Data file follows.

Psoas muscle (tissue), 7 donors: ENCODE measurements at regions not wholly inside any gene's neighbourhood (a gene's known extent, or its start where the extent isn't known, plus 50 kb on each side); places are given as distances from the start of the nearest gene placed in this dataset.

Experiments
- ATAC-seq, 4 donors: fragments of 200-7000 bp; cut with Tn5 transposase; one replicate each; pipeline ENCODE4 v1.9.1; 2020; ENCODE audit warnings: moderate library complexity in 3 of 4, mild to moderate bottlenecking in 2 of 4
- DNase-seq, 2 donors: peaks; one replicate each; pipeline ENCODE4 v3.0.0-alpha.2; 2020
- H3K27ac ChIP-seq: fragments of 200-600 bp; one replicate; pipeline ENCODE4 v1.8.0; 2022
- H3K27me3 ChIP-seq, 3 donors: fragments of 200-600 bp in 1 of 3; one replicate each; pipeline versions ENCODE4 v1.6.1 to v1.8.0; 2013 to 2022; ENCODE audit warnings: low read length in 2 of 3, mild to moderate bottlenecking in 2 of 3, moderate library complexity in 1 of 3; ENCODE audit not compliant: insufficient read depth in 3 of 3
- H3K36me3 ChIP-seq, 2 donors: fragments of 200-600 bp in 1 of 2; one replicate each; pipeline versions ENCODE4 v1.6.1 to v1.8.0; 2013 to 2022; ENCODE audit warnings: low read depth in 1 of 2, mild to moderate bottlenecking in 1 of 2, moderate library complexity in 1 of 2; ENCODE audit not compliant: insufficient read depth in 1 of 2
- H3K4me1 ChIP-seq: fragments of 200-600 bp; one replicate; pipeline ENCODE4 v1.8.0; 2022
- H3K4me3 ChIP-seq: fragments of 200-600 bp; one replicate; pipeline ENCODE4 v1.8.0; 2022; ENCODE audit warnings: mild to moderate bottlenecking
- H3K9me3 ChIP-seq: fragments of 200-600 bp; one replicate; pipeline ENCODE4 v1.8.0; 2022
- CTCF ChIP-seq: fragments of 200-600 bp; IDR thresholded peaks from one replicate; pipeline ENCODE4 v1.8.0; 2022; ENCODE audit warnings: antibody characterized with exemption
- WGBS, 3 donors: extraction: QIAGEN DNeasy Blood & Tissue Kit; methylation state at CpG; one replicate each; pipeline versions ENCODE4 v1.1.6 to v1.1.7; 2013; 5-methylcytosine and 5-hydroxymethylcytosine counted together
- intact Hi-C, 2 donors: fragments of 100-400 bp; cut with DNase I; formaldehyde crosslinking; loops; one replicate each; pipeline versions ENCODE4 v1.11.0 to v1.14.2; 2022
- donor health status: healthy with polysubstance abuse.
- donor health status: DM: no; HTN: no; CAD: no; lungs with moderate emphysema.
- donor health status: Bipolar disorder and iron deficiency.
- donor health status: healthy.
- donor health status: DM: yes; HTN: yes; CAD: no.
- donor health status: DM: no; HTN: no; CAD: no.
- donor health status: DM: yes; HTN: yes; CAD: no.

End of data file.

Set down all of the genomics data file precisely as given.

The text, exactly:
Psoas muscle (tissue), 7 donors: ENCODE measurements at regions not wholly inside any gene's neighbourhood (a gene's known extent, or its start where the extent isn't known, plus 50 kb on each side); places are given as distances from the start of the nearest gene placed in this dataset.

Experiments
- ATAC-seq, 4 donors: fragments of 200-7000 bp; cut with Tn5 transposase; one replicate each; pipeline ENCODE4 v1.9.1; 2020; ENCODE audit warnings: moderate library complexity in 3 of 4, mild to moderate bottlenecking in 2 of 4
- DNase-seq, 2 donors: peaks; one replicate each; pipeline ENCODE4 v3.0.0-alpha.2; 2020
- H3K27ac ChIP-seq: fragments of 200-600 bp; one replicate; pipeline ENCODE4 v1.8.0; 2022
- H3K27me3 ChIP-seq, 3 donors: fragments of 200-600 bp in 1 of 3; one replicate each; pipeline versions ENCODE4 v1.6.1 to v1.8.0; 2013 to 2022; ENCODE audit warnings: low read length in 2 of 3, mild to moderate bottlenecking in 2 of 3, moderate library complexity in 1 of 3; ENCODE audit not compliant: insufficient read depth in 3 of 3
- H3K36me3 ChIP-seq, 2 donors: fragments of 200-600 bp in 1 of 2; one replicate each; pipeline versions ENCODE4 v1.6.1 to v1.8.0; 2013 to 2022; ENCODE audit warnings: low read depth in 1 of 2, mild to moderate bottlenecking in 1 of 2, moderate library complexity in 1 of 2; ENCODE audit not compliant: insufficient read depth in 1 of 2
- H3K4me1 ChIP-seq: fragments of 200-600 bp; one replicate; pipeline ENCODE4 v1.8.0; 2022
- H3K4me3 ChIP-seq: fragments of 200-600 bp; one replicate; pipeline ENCODE4 v1.8.0; 2022; ENCODE audit warnings: mild to moderate bottlenecking
- H3K9me3 ChIP-seq: fragments of 200-600 bp; one replicate; pipeline ENCODE4 v1.8.0; 2022
- CTCF ChIP-seq: fragments of 200-600 bp; IDR thresholded peaks from one replicate; pipeline ENCODE4 v1.8.0; 2022; ENCODE audit warnings: antibody characterized with exemption
- WGBS, 3 donors: extraction: QIAGEN DNeasy Blood & Tissue Kit; methylation state at CpG; one replicate each; pipeline versions ENCODE4 v1.1.6 to v1.1.7; 2013; 5-methylcytosine and 5-hydroxymethylcytosine counted together
- intact Hi-C, 2 donors: fragments of 100-400 bp; cut with DNase I; formaldehyde crosslinking; loops; one replicate each; pipeline versions ENCODE4 v1.11.0 to v1.14.2; 2022
- donor health status: healthy with polysubstance abuse.
- donor health status: DM: no; HTN: no; CAD: no; lungs with moderate emphysema.
- donor health status: Bipolar disorder and iron deficiency.
- donor health status: healthy.
- donor health status: DM: yes; HTN: yes; CAD: no.
- donor health status: DM: no; HTN: no; CAD: no.
- donor health status: DM: yes; HTN: yes; CAD: no.